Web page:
Girl in the Cafe is the second single from Essington singer Rose Redd and her band of the same name.
She was inspired by her experience of being stood up on a date where she was left waiting in a cafe. But a singer-songwriter is hoping that moment will help her band's career blossom, as she used it to inspire a new anti-Valentine's Day single.
The 19-year-old singer has now filmed the video for the single, at The Mews Cafe in St Mary's Mews, Stafford. Rose said she had turned the experience of being stood up on a date to create her anti-Valentine's Day number.
"It was quite a negative experience, but it made good material for a song that is a bitter kind of an antidote to Valentine’s Day,” she explained.
She said she chose the Mews Cafe because she and her family liked Stafford and were frequent visitors to the town. Cafe owners Jane and Stephen Gibbons were delighted to turn the cafe into a film set for a day. Rose, whose real name is Lucy Rose Talbot, is a self-taught musician.
“I had a few guitar lessons when I was young, but then I just took it and ran with it,” she said.
Rose added neither her father nor mother, Paul and Janette Talbot, were musicians, but they had always listened to a lot of music at home and she and both her brothers turned out to be musical.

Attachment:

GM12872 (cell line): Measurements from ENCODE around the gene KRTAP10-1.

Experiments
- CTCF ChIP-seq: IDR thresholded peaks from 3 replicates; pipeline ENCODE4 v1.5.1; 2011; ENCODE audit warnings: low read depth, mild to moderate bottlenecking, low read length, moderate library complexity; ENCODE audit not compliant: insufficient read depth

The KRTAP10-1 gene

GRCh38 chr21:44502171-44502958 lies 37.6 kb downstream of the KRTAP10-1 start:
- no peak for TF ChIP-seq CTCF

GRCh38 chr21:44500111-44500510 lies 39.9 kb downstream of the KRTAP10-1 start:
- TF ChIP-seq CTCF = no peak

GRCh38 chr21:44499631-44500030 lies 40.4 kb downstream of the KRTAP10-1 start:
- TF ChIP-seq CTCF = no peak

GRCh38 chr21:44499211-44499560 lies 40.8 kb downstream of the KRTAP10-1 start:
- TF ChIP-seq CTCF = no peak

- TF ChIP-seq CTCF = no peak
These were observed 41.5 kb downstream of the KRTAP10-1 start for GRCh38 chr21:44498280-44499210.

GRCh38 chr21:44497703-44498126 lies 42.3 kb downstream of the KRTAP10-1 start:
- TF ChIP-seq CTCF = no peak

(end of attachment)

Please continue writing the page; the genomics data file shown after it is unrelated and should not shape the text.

Older brother Joe, 21, who wrote some of the guitar riffs on her early songs, is now away at university studying chemistry. But younger brother Sam, 17, who is known as Squib to the band and to his family, plays bass guitar, and was the other founder member of the band with his big sister when Rose Redd started playing professionally three years ago. The band’s name was taken from Rose’s red hair, and the fairy tale Snow White and Rose Red.
They have since added fellow Midlanders Megan Burke, on lead guitar, Laura Grace, on keyboards, and Steve Hitchins on drums. Rose, who writes all their songs,says she takes her inspiration from everyone from Ella Fitzgerald to Iron Maiden.
But particular inspirations were the ‘wonderful’ Kate Bush, and Depeche Mode – particularly the lyrics of Martin Gore.
“I was quite a troubled person and felt I didn’t know what direction I wanted to take,” she explained. “But Martin Gore’s lyrics made me feel like he was a kindred spirit and gave me the inspiration to pick up a guitar and explore songwriting as a means of expression.”
So it was a magical milestone in the band’s developing career this week when Rose Redd were invited to open the bill for Depeche Mode when they played at Birmingham’s LG Arena on
The band can be seen this Saturday at Woody’s Music Bar, Hednesford, and will be playing at the Stumble Inn, Cannock, on March 23 as they embark on a national tour.